Maybe there's a silver lining to inflation being at the highest levels we've seen in decades. Hear me out. 

At the least, the challenge is a shared one. We are all adjusting to the trial of higher prices--for  raw materials, for subcontractors, for shipping, and so on. The labor shortage compounds supply-chain disruptions. Chances are you're seeing higher costs for your own employees, as demand for talent continues to grow. Everybody's looking for an end in sight. But what to do while we search the horizon?

Companies have control over a couple of key things. We recently wrote an article recommending you re-examine your approach to pricing, or rehaul your pricing altogether. But what control do your employees have? When they buy groceries or fill their car with gas on the way to work, the wages you pay them just aren't doing what they used to. Many US households aren't in a position to absorb an unexpected $500 expense, and most are absorbing far more than that as inflation eats away at their buying power.

Of course, you could simply increase wages. Your workers would certainly appreciate it. But doing so will increase your fixed costs, and not necessarily boost your output or profitability. When the next downturn comes (and it will), this rise in fixed costs will put you in a bind. 

This is exactly the problem we were up against with an e-commerce company we're coaching. Their warehouse employees were sitting at $16 per hour when local competition increased rates from $15 per hour to $18 per hour. When they tried to hire new employees to keep up with demand, they came up short. In fact, they were starting to lose employees. It was a disaster from a customer service standpoint and a profit standpoint.

Matters were particularly dire at one of their regional warehouses, so they increased wages to $20 per hour to get ahead of inflation. But the other two warehouses took a different approach. They invited employees for a roundtable conversation where they discussed the challenges facing the company as well as the challenges facing employees. The got into specifics like:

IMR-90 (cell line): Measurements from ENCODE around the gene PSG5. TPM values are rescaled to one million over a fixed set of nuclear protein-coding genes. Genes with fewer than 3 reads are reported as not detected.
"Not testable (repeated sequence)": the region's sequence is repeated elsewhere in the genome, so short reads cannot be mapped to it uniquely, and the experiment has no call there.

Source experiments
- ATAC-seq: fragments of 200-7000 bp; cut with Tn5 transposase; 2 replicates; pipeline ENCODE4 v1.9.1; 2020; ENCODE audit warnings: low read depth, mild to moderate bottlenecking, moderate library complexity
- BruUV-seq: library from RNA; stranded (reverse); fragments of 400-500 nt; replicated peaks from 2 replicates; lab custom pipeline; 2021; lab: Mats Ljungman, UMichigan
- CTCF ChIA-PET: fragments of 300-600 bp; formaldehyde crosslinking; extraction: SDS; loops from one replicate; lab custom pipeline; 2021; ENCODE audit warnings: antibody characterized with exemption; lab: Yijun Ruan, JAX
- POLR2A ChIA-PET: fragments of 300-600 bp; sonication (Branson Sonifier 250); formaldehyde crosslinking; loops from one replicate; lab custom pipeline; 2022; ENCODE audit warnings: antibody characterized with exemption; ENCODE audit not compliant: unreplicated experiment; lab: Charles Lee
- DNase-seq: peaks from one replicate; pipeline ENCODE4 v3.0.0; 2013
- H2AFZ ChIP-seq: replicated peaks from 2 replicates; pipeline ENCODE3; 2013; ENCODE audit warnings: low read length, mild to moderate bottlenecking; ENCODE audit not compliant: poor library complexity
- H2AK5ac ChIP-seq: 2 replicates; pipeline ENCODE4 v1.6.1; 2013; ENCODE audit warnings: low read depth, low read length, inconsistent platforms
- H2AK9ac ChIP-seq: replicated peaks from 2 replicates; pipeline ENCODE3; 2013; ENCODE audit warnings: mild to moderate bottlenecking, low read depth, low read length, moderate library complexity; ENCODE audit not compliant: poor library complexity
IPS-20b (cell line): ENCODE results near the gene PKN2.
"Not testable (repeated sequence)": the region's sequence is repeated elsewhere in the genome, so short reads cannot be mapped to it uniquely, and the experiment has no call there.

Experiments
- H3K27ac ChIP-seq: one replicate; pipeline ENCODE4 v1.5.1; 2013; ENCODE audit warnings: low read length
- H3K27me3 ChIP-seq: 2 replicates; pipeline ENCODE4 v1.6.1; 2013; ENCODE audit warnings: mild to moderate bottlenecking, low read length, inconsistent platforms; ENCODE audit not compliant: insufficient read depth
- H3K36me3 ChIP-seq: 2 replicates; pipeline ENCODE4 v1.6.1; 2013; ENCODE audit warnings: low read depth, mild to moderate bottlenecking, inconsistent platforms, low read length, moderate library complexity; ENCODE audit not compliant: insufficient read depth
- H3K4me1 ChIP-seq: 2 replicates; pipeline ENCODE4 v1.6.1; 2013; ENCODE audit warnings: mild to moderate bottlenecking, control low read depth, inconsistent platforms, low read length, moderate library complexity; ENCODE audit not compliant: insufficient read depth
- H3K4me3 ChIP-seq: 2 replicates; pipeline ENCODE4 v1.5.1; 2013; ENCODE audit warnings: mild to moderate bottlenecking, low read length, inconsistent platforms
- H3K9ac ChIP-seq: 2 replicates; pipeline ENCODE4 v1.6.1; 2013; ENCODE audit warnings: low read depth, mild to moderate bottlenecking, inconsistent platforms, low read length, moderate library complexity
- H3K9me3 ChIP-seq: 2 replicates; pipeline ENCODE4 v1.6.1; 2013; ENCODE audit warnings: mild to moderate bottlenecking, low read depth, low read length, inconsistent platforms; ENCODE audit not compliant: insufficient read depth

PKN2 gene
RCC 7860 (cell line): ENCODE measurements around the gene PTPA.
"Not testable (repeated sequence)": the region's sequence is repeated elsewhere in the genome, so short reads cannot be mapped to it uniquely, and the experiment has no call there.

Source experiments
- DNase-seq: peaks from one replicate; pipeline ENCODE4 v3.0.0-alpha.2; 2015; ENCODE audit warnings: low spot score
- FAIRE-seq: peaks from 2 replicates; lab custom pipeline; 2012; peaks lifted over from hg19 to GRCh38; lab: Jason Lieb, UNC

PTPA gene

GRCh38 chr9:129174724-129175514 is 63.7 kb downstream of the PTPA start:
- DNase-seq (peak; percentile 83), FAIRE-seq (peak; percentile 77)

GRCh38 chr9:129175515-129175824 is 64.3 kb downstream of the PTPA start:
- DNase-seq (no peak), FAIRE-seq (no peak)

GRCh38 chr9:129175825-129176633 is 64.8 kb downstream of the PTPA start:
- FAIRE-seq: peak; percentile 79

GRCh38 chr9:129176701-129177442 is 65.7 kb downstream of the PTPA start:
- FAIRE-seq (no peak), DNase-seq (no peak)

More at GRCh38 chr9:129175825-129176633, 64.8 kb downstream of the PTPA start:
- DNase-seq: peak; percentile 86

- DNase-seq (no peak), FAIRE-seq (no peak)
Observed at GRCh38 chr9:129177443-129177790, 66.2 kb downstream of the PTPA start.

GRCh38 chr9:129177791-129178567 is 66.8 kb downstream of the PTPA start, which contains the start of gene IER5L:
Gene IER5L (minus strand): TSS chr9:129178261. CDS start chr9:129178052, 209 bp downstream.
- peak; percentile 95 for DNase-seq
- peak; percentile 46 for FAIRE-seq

• From the company's perspective, the need for quality shipments, (the combination of the right product, on time or early), while dealing with ever-increasing costs
  • From the employee perspective, the need for increased compensation to deal with higher costs for living expenses

The company acknowledged that the market for warehouse employees had risen, and they committed to be at or above the market rate. They understood that the way to get and keep the best employees was to compensate accordingly. Now the company needed to fund that promise.

Managers and employees agreed that the key performance metric was quality shipments per paid hour. If they worked together, they might be able to improve this compared to current performance. They collaborated on a list of ideas and put them to the test. Productivity leapt right away. The also noted that there was a reduction in employee turnover. Both the upturn in performance and the reduced cost associated with hiring new employees had a lot of profit potential.

They developed a plan: if the team could realize the increased performance that they thought they could, the incremental profits would provide incremental compensation for the employees. What the employees didn't see coming? The increased compensation resulted in total pay that was above the $20 hourly rate at the first warehouse. Everyone felt this was appropriate, since the employees participating in performance-based compensation had pay that was at risk.

Many of the details of their performance incentive plan are consistent with advice in our precious article on the topic. Most important, they tracked performance every day, shared new insights regularly, and recognized strong individual performance. The cumulative profit performance, which would drive the projected quarterly bonus payment, was always readily accessible and apparent to every team member, and discussed consistently as part of their weekly meeting.

At the end of the year, we'll find out how the performance of the straight-wage warehouse compares to the other two warehouses. Employees, managers, and owners are watching with excitement, and we are too. Early indications are pretty promising. It reminds me of the legendary Southwest Airline pilot union agreement, where the pilots agreed to a 3-year wage freeze in exchange for Southwest Airlines stock options. The performance compensation helped SWA pilots fund a higher standard of living in the long run, and the company continues to wildly outperform their competitors.

Plenty of people talk about the importance of employee engagement, suggesting everything from empowerment retreats to recognition ceremonies. And all these things are good. But they don't help employees fill the gas tank. They don't address the inflation problem. When employees can't make ends meet, what they need is more compensation. Helping them get it just might help your bottom line, too.